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  1. #1
    Senior Member burbankbiker's Avatar
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    Saddle Thieves: Don't Read This Thread

    Now I know there's no full-proof theft-free system for bikes or saddles. While most shops have mentioned one way to avoid saddle theft, though, is to carry a chain (or cable) to loop through your saddle.

    But I would assume that would make one no more susceptible to saddle theft than a cable lock for a bike (ie. 20 seconds to cut through). And after all, how does a saddle thief steal a saddle? Don't they just carry a hex-key with them and remove/loosen the bolts (after cutting the cable-lock if there actually is one)?

    So wouldn't security bolts be the best solution? I mean, a bike thief or saddle thief is looking for a quick easy theft. They're statistically less likely to steal the bike with two locks then the bike with one. More hassle. More chance of getting caught.

    In the same way, wouldn't they be less likely to steal the saddle if they don't have the tool to remove the bolts?

    Check out these bolts as an example:

    http://www.brycefastener.com/

  2. #2
    Super Moderator Allen's Avatar
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    Yes.
    Good link, thanks.
    Quote Originally Posted by unterhausen
    I believe that in this case "solid meh" means "so 'meh' that it could never be anything more than 'meh', and yet also no less than 'meh' -- in a word, exactly 'meh'"

  3. #3
    Surf Bum
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    There are also these bicycle specific items:

    http://www.peterwhitecycles.com/pitlock.asp

  4. #4
    don't try this at home. rm -rf's Avatar
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    A superglue BBs in the hex bolts thread. That would slow down a thief.

  5. #5
    Super Moderator Allen's Avatar
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    Quote Originally Posted by pacificaslim View Post
    There are also these bicycle specific items:

    http://www.peterwhitecycles.com/pitlock.asp
    I use these. However they only lock your seat post in place, also they are not compatible with Salsa seat post clamps.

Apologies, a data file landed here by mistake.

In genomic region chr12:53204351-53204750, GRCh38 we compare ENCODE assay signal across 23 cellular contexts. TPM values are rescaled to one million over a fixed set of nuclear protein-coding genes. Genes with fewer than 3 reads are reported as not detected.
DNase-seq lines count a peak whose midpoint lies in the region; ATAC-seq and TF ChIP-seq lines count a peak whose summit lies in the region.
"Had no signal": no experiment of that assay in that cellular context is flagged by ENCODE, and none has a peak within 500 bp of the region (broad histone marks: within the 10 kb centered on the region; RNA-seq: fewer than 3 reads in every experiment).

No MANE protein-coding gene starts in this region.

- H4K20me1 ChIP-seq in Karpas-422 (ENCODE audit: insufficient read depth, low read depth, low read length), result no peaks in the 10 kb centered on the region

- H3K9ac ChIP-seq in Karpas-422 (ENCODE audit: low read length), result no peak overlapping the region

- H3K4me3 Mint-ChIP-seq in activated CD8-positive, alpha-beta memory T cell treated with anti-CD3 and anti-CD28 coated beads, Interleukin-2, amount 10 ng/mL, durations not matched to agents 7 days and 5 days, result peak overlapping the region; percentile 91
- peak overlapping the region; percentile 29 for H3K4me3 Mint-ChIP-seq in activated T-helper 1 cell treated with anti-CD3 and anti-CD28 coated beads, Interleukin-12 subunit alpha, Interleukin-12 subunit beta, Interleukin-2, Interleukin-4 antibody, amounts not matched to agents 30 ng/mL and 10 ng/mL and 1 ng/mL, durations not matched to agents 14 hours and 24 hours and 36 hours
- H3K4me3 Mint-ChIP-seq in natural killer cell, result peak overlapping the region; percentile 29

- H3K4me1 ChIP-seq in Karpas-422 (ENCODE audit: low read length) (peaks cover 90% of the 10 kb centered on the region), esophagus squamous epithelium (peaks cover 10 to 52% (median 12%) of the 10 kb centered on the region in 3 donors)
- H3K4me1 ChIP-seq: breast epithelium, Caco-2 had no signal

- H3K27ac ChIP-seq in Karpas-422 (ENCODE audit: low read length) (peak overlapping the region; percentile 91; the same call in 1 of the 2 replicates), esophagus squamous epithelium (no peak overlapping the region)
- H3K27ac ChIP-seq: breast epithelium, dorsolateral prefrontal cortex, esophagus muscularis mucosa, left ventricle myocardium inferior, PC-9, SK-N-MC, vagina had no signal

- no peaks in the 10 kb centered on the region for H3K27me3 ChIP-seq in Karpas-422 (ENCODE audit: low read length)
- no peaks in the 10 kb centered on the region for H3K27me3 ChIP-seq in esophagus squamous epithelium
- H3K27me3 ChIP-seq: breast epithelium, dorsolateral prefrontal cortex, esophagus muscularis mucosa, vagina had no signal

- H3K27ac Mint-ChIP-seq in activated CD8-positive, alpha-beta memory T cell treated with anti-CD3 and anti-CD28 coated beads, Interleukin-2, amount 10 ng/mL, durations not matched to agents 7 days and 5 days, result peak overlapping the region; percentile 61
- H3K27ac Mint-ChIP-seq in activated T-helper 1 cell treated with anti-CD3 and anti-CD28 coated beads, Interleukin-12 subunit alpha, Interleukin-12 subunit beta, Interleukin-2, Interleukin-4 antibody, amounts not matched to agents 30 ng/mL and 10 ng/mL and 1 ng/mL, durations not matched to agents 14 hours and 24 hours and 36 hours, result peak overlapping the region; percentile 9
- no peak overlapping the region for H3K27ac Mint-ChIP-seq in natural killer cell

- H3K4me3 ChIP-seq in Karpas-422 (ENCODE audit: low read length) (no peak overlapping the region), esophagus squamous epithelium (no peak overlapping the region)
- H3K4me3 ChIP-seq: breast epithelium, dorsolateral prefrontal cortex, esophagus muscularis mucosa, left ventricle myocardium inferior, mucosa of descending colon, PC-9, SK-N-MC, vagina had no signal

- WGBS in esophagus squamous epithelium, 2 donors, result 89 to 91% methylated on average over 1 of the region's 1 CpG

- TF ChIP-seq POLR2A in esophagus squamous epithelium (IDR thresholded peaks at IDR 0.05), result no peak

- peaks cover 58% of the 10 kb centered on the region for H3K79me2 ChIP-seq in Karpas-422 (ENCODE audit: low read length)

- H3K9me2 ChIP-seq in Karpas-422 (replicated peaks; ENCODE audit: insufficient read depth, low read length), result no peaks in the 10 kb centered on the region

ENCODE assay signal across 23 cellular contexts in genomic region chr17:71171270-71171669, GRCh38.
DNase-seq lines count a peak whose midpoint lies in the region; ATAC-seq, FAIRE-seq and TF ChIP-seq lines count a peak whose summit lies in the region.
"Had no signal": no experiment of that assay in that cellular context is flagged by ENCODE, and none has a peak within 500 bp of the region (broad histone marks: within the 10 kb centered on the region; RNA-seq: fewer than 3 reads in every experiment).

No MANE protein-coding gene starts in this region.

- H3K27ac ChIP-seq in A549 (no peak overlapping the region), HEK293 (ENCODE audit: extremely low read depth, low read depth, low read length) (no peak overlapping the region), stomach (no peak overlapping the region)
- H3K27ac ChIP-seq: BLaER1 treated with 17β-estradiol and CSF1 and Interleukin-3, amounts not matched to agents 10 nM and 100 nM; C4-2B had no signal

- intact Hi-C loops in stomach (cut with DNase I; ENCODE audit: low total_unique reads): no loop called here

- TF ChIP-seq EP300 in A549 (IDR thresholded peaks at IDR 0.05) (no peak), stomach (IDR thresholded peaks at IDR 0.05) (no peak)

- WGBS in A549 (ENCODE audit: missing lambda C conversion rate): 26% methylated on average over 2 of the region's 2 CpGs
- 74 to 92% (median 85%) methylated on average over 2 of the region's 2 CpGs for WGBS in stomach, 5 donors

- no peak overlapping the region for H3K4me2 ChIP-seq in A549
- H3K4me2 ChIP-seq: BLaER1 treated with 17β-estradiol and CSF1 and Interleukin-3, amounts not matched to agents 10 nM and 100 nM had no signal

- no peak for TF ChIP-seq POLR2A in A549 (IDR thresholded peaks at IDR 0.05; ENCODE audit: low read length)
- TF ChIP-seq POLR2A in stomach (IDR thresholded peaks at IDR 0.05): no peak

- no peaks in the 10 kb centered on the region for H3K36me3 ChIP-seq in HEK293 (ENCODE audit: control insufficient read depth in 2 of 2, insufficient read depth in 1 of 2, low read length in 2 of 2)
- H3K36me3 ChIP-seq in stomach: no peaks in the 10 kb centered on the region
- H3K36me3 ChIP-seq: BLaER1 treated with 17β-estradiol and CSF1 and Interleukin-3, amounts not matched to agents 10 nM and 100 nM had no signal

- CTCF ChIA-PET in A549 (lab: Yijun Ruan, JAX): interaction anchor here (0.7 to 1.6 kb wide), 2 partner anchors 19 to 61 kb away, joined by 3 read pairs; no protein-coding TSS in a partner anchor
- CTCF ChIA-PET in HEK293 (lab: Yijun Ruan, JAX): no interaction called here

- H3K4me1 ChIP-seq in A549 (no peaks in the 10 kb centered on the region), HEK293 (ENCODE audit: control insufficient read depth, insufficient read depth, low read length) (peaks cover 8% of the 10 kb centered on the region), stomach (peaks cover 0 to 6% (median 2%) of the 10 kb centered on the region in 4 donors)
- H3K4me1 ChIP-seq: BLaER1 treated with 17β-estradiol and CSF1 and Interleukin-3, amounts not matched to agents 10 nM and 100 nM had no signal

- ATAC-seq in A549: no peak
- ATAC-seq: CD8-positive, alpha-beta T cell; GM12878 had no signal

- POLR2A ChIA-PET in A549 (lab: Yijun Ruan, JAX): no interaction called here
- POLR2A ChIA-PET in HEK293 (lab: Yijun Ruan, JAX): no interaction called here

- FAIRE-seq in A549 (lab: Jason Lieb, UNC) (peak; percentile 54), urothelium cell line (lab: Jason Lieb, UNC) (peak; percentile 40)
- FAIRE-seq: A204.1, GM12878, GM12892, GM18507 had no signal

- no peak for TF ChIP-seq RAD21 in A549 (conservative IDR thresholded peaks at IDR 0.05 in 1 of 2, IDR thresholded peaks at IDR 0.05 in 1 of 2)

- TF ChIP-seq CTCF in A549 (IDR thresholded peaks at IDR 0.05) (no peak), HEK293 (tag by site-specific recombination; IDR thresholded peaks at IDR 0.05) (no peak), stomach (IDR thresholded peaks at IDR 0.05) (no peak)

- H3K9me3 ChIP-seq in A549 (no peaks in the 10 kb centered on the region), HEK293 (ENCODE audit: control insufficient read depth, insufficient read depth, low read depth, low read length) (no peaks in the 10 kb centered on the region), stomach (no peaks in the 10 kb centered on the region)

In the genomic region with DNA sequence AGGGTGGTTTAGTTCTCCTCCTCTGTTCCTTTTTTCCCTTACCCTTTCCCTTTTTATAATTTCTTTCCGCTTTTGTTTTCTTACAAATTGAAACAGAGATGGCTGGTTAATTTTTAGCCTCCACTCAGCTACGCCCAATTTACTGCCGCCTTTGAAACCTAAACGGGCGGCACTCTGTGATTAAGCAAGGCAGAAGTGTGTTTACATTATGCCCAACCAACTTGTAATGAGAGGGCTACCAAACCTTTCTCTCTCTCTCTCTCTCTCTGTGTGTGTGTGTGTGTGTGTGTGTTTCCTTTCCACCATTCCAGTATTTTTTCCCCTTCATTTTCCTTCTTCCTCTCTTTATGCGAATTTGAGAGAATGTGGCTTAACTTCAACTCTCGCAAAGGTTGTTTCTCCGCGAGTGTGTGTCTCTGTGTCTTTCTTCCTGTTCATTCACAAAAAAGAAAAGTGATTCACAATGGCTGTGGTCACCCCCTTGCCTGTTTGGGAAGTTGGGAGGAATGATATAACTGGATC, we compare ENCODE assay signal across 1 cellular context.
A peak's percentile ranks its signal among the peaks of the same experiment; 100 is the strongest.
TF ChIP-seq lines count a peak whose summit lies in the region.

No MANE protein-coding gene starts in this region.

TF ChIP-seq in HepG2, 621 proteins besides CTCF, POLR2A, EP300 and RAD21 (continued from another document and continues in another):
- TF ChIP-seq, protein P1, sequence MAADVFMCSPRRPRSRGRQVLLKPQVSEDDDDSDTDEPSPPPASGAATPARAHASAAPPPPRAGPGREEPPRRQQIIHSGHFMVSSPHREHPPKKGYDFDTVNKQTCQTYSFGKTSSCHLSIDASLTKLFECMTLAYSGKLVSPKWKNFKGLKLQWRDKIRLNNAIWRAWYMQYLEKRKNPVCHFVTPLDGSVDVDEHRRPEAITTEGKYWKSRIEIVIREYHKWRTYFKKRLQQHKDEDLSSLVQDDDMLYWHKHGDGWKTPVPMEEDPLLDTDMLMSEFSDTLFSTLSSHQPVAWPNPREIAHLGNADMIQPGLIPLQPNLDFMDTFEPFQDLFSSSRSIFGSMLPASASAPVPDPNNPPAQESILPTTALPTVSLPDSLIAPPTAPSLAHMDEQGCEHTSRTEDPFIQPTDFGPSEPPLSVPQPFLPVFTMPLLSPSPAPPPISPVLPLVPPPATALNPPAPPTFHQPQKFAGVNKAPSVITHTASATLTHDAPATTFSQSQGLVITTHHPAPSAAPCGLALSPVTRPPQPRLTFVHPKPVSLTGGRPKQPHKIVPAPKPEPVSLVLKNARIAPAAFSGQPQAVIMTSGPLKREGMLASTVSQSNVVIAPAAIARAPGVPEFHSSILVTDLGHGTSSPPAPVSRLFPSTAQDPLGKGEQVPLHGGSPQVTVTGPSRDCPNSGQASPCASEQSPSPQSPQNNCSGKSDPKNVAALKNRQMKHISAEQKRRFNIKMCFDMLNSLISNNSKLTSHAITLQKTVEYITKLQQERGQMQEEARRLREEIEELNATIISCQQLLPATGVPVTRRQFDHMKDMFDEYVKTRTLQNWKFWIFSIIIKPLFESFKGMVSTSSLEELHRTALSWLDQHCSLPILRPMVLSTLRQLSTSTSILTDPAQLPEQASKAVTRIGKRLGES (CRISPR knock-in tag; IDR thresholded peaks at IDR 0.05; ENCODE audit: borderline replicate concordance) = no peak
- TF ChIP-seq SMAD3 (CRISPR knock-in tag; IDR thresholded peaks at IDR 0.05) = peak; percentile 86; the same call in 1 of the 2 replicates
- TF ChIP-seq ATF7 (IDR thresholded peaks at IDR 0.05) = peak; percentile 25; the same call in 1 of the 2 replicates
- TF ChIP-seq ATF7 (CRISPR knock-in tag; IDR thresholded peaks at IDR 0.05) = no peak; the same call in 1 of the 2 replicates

All in all though, I think pitlocks are fantastic.
    Quote Originally Posted by unterhausen
    I believe that in this case "solid meh" means "so 'meh' that it could never be anything more than 'meh', and yet also no less than 'meh' -- in a word, exactly 'meh'"

  6. #6
    Gears? CliftonGK1's Avatar
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    When securing your saddle, most people think about pitlocks/security bolts for the seatpost binder, or looping chain/cable over the rails and around the stays (still susceptible to cutters), but fail to secure the retaining bolt at the seat clamp.

    It doesn't matter if you've got the post locked to the bike with a pitlock type retainer if a thief can just go up under the saddle and remove it from the post.

    Replacing it with one of those Bryce bolts, super-gluing a BB in it, or filling it with solder are all ways to slow a thief. (Seriously, short of a 2 x 4 to the face, nothing is going to stop someone from stealing parts from your bike if they're determined.)
    "I feel like my world was classier before I found cyclocross."
    - Mandi M.

  7. #7
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    Quote Originally Posted by burbankbiker View Post
    Now I know there's no full-proof theft-free system for bikes or saddles. ...
    In the same way, wouldn't they be less likely to steal the saddle if they don't have the tool to remove the bolts?

    Check out these bolts as an example:

    http://www.brycefastener.com/
    Even cheaper is you can also go to your local hardware store, find whatever bolts & nuts you need for the skewer and seat clamp, tighten them in and then grind the corners of the accessible ends off and taper what's left with a dremel-style motor tool and grinding wheel.
    ,,,,
    To remove them you have to re-grind flats in them, or (often) you end up just cutting the nuts off entirely. They only cost a quarter or whatever to replace.

    You could even do the wheel nuts like this if you were really confident in the flat-resistance of your tires.

    Certainly a mini-grinder is a tool most casual bike thieves won't be carrying, and the common battery-powered ones don't have enough power to do the job anyway.
    ~

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